Feelings and Fence Posts

The other night while Steph was having a bath, I went in to hang out with him. I ended up confessing, while squished on the floor between the toilet and the wall, that I was feeling – to steal Jessica’s word – “ways” about his relationship with the new woman he is seeing.

I wasn’t sure exactly what those ways were, but I knew that I was just feeling a little off. It’s been quite some time since Steph has dated anyone new, and I’m out of practice at being on the flipside of non-monogamy. He spent most of 2012 meeting a few new people and basically not pursuing anything because the fit just wasn’t there and before that, well let’s just say it’s been a while. It’s easy as fuck for me to date new people, but accepting him dating new people? That’s often a challenge for me.

It’s not that I don’t want him to see other wonderful women. Ok, well let me rephrase that and be totally honest because that’s the whole point of this blog place thing, right? Wouldn’t it be lovely if I could just see other people without having to worry about him doing it too? That would surely be easier on my mental state but OBVIOUSLY totally selfish, and two big parts of any successful relationship, especially open, are compromise and understanding, I know this and I’m not saying at ALL that any of this should be one sided. I do want him to be happy, but I’m not going to lie and say that it’s easy. I’m nervous about him seeing someone new, while also very happy for him that he’s made a connection with someone he likes who sounds super awesome. She’s older than I am, by 7 years. That makes me feel strangely threatened – though not based in any actual reality. They slept together after just a few dates – though I slept with my new boy (who I’m head over heels for) after a week and a half, so that’s not a rational thought either.

But whatever. I still feel WAYS.

So I talked to him about it. Not at all in an “I’m attacking you” tone. Nor in a “You can’t see her anymore.” fashion. Just a simple “Hey, I’m feeling a little off about this. Maybe fragile? Maybe insecure? Maybe jealous? Maybe I’m worried that you feel uncomfortable with how much I care for my new boy and I’m projecting that fear onto you? Maybe I just need to say this out loud and have you tell me you love me and that everything is ok?”

Then after him listening kindly to what I had to say I felt better. (Well, combine that with a talk that we had while naked about our own personal chemistry which resulted in a revelation – I’ll spare you the details, but it really made a big difference to how I feel with him.) All I really needed was a safe space to say that I was having … off (?) feelings without Steph getting defensive, and I got that, and it was wonderful. After that talk, I felt so much better about the two of them. I’m sure I’ll still have my moments where I’ll feel insecure or strange, just like he has to deal with the massive amounts of NRE that I’m throwing around in my new, amazing external relationship.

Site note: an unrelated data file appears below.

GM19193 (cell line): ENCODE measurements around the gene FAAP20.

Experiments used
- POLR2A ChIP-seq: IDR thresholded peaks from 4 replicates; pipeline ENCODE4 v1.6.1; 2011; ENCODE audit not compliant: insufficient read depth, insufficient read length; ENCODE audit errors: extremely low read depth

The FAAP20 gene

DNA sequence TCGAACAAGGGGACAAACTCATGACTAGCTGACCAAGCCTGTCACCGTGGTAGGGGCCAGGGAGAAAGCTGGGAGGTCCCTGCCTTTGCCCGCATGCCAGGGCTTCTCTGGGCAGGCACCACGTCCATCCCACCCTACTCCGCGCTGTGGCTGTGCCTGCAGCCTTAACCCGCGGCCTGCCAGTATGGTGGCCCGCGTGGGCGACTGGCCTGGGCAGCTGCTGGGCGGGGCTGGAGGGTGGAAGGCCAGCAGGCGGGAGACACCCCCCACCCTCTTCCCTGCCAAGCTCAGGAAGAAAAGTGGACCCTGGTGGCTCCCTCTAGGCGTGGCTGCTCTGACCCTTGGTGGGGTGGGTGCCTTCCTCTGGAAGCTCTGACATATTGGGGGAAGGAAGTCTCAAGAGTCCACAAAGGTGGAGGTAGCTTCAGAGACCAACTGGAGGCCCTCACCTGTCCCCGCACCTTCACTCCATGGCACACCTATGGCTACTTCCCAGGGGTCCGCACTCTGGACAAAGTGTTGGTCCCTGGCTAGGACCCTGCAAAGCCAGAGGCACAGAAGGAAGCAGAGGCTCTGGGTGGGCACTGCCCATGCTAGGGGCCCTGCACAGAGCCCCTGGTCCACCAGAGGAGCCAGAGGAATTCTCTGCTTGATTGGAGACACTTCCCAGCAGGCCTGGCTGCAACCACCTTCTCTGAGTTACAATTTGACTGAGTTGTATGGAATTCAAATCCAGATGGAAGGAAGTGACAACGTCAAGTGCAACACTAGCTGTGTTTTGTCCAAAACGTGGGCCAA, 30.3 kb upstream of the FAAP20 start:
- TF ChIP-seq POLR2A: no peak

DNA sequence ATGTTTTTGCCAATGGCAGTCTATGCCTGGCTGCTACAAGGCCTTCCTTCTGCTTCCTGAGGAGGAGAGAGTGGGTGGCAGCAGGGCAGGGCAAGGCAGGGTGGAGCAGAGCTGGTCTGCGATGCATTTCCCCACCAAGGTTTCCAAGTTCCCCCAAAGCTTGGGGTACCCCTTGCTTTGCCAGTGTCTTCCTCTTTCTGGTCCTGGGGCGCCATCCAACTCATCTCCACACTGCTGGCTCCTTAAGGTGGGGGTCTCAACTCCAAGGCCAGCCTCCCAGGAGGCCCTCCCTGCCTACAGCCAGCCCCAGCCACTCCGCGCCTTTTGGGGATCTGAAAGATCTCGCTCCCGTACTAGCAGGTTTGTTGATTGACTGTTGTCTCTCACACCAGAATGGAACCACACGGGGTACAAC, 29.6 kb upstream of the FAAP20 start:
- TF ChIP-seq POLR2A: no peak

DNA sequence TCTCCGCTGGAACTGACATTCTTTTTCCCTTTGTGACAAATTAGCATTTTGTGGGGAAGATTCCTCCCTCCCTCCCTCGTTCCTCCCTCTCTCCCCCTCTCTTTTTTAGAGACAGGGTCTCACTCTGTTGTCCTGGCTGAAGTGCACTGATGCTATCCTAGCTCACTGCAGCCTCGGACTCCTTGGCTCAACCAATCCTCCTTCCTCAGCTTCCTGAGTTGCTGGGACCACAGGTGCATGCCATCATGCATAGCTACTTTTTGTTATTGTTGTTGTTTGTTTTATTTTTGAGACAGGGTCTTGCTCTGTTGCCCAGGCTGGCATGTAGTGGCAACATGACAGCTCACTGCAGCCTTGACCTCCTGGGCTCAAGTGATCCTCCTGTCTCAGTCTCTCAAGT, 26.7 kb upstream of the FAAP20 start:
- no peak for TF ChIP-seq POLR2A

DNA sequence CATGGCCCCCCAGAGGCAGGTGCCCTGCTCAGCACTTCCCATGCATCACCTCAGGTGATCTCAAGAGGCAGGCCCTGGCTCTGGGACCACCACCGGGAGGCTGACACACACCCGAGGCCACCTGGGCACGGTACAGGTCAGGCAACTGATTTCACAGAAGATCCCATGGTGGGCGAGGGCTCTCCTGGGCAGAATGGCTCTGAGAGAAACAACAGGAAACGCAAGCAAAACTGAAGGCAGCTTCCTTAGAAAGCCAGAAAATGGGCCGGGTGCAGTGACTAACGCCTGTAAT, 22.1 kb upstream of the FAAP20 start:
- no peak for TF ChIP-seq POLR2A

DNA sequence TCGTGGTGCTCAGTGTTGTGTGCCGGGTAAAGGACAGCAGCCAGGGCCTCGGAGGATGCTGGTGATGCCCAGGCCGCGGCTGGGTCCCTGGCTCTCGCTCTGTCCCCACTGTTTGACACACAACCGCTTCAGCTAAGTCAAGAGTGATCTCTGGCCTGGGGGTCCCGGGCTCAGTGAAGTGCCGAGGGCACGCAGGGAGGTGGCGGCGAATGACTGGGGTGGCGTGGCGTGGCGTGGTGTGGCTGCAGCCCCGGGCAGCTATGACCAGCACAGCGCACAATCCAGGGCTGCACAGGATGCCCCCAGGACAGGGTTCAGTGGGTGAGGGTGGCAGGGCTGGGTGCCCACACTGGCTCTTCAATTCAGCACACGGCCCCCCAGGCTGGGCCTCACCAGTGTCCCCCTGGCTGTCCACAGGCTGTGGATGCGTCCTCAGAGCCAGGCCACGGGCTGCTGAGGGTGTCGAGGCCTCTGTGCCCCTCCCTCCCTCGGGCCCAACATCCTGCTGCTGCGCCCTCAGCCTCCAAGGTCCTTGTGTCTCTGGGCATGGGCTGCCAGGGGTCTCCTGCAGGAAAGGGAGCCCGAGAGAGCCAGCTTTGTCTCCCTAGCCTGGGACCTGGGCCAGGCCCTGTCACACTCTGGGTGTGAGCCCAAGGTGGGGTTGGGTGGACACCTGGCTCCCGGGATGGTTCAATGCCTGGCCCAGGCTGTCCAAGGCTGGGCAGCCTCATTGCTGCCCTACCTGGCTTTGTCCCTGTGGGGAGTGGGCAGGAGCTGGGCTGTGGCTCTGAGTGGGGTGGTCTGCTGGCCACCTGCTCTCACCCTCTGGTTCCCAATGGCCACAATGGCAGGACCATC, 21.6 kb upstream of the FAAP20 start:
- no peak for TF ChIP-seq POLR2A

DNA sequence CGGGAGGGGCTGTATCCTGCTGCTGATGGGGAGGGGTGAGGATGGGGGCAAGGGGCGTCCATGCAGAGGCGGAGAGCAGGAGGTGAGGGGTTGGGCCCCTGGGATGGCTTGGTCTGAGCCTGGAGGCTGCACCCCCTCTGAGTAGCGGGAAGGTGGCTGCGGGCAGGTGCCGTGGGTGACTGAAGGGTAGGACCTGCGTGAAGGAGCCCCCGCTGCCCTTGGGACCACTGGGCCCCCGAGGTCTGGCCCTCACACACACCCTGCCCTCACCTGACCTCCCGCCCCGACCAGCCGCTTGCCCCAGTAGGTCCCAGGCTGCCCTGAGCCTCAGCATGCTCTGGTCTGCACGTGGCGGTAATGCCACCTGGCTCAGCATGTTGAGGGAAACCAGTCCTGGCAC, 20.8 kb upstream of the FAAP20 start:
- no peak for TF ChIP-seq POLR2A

What’s my point in all this? Well, I want to call bullshit on a few things that society likes to do to its humans. Over the years I’ve had plenty of people tell me “Oh, well you have a husband, so suck it up and deal with it.” (when dealing with any external relationship issues, and yes, I’m paraphrasing), or “Well if you get to do it, you should be totally fine with him doing it too.” (when feeling ways about anything that Steph is up to.) This practice we humans have of negating other people’s feelings is bullshit. By telling someone that they basically aren’t allowed to have feelings, we’re creating shame within them that wouldn’t exist if we replaced it with empathy and understanding.

No one should be made to feel bad or wrong for feeling a certain way. What they should be measured on instead is how they deal with these feelings. What direction do their emotions push them in, and are the process and end result considerate of all parties involved?

I can think of many times I’ve been out with people who’ve dismissed the things I’ve shared about discomfort I was feeling related to Steph’s other lovers. I’ve been accused of being a hypocrite because I simply feel strange about Steph doing things that yes, I get to do. Why does it have to be “Well you do it, so he should do it and be 100% fine with it.”? I would be a hypocrite if I told him that – even if he wanted to – he wasn’t allowed to do things that I do. But I’m not going to hide my emotions if I’m struggling with something, nor would I ever expect him to do the same thing. Nine times out of ten, being able to simply express myself has made me feel better. Entering into a conversation not having to feel on the defense about my emotions, while also acknowledging that they may be coming from a place of irrationality, insecurity or ridiculousness, is truly freeing.